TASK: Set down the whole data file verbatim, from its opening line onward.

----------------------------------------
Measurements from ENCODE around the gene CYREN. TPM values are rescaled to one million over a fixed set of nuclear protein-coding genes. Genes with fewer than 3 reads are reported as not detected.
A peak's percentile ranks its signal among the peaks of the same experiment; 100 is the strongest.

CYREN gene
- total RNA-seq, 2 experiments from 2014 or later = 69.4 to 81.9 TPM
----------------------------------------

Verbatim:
Measurements from ENCODE around the gene CYREN. TPM values are rescaled to one million over a fixed set of nuclear protein-coding genes. Genes with fewer than 3 reads are reported as not detected.
A peak's percentile ranks its signal among the peaks of the same experiment; 100 is the strongest.

CYREN gene
- total RNA-seq, 2 experiments from 2014 or later = 69.4 to 81.9 TPM